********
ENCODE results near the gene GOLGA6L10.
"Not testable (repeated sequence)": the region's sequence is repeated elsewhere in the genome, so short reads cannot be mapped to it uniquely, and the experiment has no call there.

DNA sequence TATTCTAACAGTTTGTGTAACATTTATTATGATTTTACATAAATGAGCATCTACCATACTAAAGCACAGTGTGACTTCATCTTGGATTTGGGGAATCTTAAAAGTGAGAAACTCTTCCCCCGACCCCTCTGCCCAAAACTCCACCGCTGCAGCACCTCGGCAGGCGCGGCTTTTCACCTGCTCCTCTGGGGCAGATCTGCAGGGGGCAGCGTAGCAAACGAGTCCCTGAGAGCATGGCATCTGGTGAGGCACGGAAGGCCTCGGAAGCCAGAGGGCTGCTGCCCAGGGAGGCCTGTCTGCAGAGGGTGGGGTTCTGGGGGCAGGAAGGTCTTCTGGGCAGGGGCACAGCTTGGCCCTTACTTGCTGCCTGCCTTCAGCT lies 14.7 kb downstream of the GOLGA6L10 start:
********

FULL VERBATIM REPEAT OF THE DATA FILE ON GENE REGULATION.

ENCODE results near the gene GOLGA6L10.
"Not testable (repeated sequence)": the region's sequence is repeated elsewhere in the genome, so short reads cannot be mapped to it uniquely, and the experiment has no call there.

DNA sequence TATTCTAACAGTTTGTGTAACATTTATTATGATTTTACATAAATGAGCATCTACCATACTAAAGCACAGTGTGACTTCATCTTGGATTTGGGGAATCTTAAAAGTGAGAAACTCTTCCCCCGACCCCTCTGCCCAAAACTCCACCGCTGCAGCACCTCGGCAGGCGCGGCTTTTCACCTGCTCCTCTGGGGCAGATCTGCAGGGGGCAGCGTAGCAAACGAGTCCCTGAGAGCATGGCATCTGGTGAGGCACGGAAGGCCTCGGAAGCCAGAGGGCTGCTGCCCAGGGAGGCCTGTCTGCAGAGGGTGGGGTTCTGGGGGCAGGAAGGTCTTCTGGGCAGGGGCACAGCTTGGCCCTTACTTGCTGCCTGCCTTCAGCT lies 14.7 kb downstream of the GOLGA6L10 start: